Eating Jewish: Montreal Smoked Meat

Montreal smoked meat sandwich.
Photo by Katherine Romanow

The traditional sides for Montreal's smoked meats.
Photo by Katherine Romanow

The debate over the smoked meat of Montreal and the pastrami of New York continues to elicit strong opinions, with ardent supporters on each side. A quick search on Google reveals numerous magazine articles and blog posts comparing the two. However, I should mention from the outset that I’m not here to do that or say which one is better. I’ve never eaten pastrami (I do intend to rectify that on my next visit to New York) so a comparison of the two isn’t possible.

Rather, what I want to do in this post is to discuss smoked meat in Montreal, a dish that came to this city with members of the Jewish community and has since become a food icon of Montreal. It has become such an integral part of the food landscape of this city that it can be found on menus in numerous restaurants. Some of the most famous and well-known purveyors of smoked meat in the city include Snowdon Deli, the Main, Lester’s Deli, Dunn’s and Schwartz’s. Among these, Schwartz’s is the restaurant that is the most widely known with a book, a film and even a musical dedicated to it. So it is here that I decided to do a little a bit of my own “research” (i.e eating a lot of smoked meat) for this post.

The restaurant is located on St-Laurent, also known as the Main, which happens to be the street that divides the city between East and West. Schwartz’s has been in the same location since it was opened in 1928 by Reuben Schwartz, and the interior of the restaurant hasn’t changed all that much either. It consists of a long and narrow white tiled room with long tables running down its length. One wall is filled with the many articles and reviews that have been written about it throughout its long history. On the other side there is a counter at which customers can sit, behind which the magic that is their smoked meat sandwich happens.

Their smoked meat is prepared using the same recipe that was used by Reuben Schwartz and consists of rubbing briskets with a blend of spices usually made up of salt, pepper, garlic and paprika, among other things, and then letting them marinate for approximately 10 days. Following this, the briskets are smoked for several hours and then they are steamed for another three hours until the meat is almost falling apart. Only then is it ready to be cut by hand and served to hungry customers. The result is tender meat that is dark pink with a marbling of fat throughout that easily comes apart at the touch of a fork. A bite of smoked meat will reveal a flavor that is slightly spicy from the mixture of spices the meat was marinated in, with a touch of saltiness, all undercut by the glistening buttery fat. Schwartz’s has a small menu on which there are only a few other things to order apart from smoked meat, but a classic order at this deli consists of a smoked meat sandwich (order the meat medium or fatty, but not lean) in which a huge stack of meat is sandwiched between two slices of rye bread that have been spread with mustard, as well as French fries, a pickle and a black cherry coke.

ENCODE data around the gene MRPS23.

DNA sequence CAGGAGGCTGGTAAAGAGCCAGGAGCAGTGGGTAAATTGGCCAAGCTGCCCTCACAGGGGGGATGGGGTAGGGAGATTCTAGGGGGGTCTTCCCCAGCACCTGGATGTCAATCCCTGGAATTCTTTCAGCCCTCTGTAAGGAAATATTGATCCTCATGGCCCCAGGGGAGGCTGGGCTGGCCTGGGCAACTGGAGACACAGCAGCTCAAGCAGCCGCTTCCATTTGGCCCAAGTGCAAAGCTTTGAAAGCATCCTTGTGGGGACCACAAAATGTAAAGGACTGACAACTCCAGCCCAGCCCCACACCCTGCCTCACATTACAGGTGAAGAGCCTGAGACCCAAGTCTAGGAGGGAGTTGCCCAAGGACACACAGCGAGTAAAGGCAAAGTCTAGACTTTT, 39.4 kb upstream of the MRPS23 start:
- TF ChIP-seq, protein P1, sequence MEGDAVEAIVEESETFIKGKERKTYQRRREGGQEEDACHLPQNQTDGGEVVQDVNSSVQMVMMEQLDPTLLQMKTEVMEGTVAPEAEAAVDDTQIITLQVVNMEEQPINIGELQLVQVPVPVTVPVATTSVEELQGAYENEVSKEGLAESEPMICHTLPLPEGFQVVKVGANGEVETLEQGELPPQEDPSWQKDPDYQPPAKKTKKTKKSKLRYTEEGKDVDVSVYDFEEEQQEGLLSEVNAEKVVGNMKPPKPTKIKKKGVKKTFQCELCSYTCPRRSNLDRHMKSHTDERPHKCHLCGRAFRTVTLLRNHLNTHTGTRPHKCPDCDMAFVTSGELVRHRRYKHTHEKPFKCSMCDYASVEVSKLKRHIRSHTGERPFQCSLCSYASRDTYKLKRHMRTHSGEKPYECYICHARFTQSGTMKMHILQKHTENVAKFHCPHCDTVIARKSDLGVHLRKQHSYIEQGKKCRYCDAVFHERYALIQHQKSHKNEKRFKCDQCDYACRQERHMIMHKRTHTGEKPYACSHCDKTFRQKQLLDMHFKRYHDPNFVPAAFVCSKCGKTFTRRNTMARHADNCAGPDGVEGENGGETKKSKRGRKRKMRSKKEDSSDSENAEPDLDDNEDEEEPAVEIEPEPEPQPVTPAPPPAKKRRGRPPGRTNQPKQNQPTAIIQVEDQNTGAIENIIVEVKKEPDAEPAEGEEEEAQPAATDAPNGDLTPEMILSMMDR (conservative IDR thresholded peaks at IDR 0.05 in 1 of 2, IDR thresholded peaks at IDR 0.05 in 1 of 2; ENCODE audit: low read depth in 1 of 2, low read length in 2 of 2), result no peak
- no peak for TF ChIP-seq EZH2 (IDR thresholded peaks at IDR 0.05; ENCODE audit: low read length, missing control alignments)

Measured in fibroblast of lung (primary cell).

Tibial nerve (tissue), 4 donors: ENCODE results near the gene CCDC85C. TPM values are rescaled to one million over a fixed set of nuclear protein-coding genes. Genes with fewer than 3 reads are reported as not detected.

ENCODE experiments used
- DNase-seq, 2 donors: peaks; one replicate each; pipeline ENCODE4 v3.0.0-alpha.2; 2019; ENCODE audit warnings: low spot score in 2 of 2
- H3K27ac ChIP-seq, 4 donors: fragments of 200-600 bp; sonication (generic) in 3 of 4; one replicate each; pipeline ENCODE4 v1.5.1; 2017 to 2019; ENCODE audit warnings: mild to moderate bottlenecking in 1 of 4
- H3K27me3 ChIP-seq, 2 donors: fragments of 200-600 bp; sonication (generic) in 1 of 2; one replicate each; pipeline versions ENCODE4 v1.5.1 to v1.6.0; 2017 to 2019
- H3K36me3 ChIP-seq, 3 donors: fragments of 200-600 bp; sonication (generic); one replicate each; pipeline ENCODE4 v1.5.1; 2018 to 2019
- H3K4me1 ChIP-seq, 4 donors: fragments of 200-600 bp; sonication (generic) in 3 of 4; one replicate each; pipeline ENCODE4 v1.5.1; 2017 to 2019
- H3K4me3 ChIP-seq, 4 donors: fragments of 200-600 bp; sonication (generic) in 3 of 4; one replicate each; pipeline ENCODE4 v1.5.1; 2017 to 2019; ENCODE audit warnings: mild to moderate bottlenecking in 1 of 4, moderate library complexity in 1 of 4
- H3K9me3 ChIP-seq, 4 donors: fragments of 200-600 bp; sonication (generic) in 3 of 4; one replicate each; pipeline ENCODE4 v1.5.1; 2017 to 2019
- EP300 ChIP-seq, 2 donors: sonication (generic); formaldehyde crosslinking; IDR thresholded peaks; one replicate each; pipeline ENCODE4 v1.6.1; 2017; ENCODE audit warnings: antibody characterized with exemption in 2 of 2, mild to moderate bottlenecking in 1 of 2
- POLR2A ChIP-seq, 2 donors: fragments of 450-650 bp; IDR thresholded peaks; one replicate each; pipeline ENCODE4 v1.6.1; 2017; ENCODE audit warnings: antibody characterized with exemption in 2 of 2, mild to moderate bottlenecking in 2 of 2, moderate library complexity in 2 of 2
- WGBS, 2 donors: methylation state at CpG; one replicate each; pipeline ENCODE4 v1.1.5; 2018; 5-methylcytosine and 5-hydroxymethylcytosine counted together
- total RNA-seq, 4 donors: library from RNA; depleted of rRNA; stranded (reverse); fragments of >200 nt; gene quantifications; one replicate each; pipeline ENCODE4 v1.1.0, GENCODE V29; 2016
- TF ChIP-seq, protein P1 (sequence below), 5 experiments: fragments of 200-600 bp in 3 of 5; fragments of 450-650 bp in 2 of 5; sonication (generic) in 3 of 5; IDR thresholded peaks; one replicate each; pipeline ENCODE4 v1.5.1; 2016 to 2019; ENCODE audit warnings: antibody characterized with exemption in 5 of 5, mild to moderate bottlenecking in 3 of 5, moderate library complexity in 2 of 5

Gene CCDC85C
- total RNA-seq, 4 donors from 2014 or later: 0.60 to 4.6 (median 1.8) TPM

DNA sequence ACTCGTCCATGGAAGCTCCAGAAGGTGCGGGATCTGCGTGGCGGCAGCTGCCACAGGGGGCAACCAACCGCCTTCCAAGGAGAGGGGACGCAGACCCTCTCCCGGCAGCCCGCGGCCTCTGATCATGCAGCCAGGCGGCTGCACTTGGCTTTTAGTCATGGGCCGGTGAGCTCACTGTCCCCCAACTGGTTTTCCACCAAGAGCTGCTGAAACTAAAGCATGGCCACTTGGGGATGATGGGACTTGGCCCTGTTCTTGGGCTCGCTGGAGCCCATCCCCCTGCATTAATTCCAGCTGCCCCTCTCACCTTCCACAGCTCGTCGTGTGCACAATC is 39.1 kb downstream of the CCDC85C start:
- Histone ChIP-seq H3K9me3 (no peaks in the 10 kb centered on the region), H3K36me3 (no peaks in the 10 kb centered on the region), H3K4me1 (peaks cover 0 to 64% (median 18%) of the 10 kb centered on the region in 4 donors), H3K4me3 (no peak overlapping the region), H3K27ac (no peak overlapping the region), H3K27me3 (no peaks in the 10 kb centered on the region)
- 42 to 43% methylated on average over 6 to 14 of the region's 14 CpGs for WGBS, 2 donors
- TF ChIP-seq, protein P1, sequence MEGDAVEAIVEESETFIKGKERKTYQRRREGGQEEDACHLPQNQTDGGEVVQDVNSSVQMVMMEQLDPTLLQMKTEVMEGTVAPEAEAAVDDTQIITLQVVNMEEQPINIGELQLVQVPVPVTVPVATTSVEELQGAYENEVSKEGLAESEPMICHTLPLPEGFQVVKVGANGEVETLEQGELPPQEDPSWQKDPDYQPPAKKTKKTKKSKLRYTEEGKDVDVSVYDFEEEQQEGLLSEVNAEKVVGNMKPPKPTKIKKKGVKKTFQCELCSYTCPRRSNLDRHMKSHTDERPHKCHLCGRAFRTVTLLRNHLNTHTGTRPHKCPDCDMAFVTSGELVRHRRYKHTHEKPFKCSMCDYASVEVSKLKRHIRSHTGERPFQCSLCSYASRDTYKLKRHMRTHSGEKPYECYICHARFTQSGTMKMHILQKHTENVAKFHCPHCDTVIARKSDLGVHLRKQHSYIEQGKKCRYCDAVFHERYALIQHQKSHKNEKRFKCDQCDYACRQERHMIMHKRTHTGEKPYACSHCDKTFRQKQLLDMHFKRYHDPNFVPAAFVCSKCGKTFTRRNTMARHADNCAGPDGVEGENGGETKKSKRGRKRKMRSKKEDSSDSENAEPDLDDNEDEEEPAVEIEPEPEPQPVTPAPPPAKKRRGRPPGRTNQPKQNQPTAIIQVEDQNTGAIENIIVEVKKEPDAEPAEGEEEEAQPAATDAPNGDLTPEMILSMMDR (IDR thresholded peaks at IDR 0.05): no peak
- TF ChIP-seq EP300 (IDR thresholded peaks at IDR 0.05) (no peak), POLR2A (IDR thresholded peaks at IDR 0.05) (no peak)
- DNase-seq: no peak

Not only is Schwartz’s a Montreal icon but it also belongs to the long tradition of delicatessens that have been so integral to the North American Jewish community. As explained by Gil Marks in his Encyclopedia of Jewish Food, for the many Jewish immigrants who found themselves in a new and foreign country, delicatessens offered a place where they could purchase kosher food that was familiar and satisfying. “Patrons not only came for takeout, but also stayed to schmooze.” Although it may not only serve the Jewish community today, Schwartz’s continues to uphold the important purpose of offering its customers a taste of the food traditions of the Romanian Jewish community. At the same time, it also continues to serve as an anchor to the Jewish community of Eastern Europe for some, while being a connection to the city of Montreal for others. Either way, it is an important tradition to uphold and something that Montreal native Noah Bernamoff understood when he brought a taste of Montreal to Brooklyn and opened Mile End delicatessen.

This is most definitely a food tradition that will continue to endure for a long time to come, if the lines that form outside Schwartz’s are any indication, and one that I will gladly continue to partake of. Have any of you had the chance to taste some Montreal smoked meat? If so, what did you think?

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How to cite this page

Romanow, Katherine. "Eating Jewish: Montreal Smoked Meat." 22 February 2011. Jewish Women's Archive. (Viewed on May 28, 2023) <>.

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